What happens when you deconstruct a tote bag?
It does sound quite silly, doesn’t it? After all, who would want to deconstruct a tote bag when the outcome is essentially just a rectangle? Well, I did but it was all for a reason.
I was invited to a school a while ago to chat to the students regarding pattern cutting and I thought the best way for them to quickly understand pattern cutting was for them to cut and sew a tote bag. I wanted to teach them that pattern cutting is basically putting shapes together to achieve something different and they shouldn’t be scared of it.
However, I didn’t want them to just sew a normal tote bag. I wanted it to be a challenge but, at the same time, show them what is possible in the simplest way. I did this by piecing together, in paper, the shape of a tote bag and from there I decided where I wanted the seam line to go and if there were any details – in this case a pocket in the front.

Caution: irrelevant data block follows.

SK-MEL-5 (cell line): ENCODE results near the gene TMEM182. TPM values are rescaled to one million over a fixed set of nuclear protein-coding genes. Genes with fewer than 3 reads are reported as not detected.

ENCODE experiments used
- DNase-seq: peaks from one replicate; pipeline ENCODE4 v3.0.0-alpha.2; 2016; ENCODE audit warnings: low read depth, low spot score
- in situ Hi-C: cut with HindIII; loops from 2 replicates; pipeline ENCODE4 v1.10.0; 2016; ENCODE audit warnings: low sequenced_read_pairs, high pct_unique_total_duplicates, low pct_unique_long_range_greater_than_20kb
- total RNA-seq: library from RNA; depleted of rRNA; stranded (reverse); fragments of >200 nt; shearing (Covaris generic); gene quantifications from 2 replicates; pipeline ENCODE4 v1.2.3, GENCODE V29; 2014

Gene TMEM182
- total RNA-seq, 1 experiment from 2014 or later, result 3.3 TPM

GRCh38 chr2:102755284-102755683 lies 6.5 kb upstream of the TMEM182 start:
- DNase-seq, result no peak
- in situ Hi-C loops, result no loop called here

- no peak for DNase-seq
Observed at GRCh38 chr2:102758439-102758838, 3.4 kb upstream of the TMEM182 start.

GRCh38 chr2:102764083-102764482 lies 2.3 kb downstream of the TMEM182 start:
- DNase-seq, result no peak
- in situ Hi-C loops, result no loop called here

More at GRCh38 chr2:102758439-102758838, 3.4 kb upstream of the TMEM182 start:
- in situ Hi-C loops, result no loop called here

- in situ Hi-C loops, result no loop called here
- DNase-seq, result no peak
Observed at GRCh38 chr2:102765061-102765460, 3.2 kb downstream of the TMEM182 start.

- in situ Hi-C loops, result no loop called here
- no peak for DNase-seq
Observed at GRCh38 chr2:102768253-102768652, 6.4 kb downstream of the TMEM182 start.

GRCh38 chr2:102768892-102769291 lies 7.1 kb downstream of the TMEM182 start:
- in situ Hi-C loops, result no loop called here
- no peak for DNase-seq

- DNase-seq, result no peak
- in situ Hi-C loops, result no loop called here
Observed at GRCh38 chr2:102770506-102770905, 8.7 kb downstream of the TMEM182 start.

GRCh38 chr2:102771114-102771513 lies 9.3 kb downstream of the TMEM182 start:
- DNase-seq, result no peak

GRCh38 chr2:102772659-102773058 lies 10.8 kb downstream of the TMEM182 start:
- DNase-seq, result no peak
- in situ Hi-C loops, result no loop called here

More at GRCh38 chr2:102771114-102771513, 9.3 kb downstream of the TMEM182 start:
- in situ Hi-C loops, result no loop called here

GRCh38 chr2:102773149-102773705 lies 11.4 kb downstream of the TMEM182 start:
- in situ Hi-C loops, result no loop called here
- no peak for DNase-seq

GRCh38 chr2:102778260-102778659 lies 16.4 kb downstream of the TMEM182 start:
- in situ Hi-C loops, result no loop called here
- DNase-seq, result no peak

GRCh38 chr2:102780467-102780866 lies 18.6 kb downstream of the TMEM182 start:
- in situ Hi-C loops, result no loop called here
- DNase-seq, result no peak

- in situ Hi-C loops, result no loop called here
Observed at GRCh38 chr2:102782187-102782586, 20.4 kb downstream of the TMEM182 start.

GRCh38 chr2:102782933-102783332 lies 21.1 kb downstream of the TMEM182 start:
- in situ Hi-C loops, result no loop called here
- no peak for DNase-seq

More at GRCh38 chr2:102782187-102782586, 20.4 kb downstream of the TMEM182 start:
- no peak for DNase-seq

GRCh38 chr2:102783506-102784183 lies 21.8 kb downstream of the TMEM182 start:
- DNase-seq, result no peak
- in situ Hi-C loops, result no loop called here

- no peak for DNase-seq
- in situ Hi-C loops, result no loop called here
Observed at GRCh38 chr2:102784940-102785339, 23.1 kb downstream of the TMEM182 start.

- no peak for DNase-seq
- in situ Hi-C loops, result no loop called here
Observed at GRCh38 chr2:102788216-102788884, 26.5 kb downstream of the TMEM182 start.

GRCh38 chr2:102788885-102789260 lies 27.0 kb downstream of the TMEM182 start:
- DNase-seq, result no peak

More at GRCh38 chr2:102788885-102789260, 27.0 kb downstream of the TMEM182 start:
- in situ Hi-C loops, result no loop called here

I was quite pleased when the students managed to put it together. They might have struggled with the theory and construction at first but once they got a hang of it, the tote was done before the end of their class.
Needless to say, I made myself one as well but in a rubberised plastic material.
I was told by their teacher a few days later that the students thoroughly enjoyed the workshop and the teachers also made the tote bag. This was such an enriching moment for me as it’s always great to show others that pattern cutting can be easy and, if you understand the ideology of it, anything can be made.